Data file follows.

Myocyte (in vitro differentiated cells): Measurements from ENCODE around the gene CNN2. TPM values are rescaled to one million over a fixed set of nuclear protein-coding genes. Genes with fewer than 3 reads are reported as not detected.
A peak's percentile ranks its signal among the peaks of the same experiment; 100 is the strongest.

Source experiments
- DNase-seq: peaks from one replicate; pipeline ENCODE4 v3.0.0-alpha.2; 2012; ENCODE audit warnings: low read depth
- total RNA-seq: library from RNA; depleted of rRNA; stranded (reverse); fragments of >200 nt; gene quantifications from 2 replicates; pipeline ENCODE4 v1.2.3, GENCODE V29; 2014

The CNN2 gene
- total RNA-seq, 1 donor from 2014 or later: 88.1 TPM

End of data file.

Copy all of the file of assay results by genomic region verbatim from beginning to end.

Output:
Myocyte (in vitro differentiated cells): Measurements from ENCODE around the gene CNN2. TPM values are rescaled to one million over a fixed set of nuclear protein-coding genes. Genes with fewer than 3 reads are reported as not detected.
A peak's percentile ranks its signal among the peaks of the same experiment; 100 is the strongest.

Source experiments
- DNase-seq: peaks from one replicate; pipeline ENCODE4 v3.0.0-alpha.2; 2012; ENCODE audit warnings: low read depth
- total RNA-seq: library from RNA; depleted of rRNA; stranded (reverse); fragments of >200 nt; gene quantifications from 2 replicates; pipeline ENCODE4 v1.2.3, GENCODE V29; 2014

The CNN2 gene
- total RNA-seq, 1 donor from 2014 or later: 88.1 TPM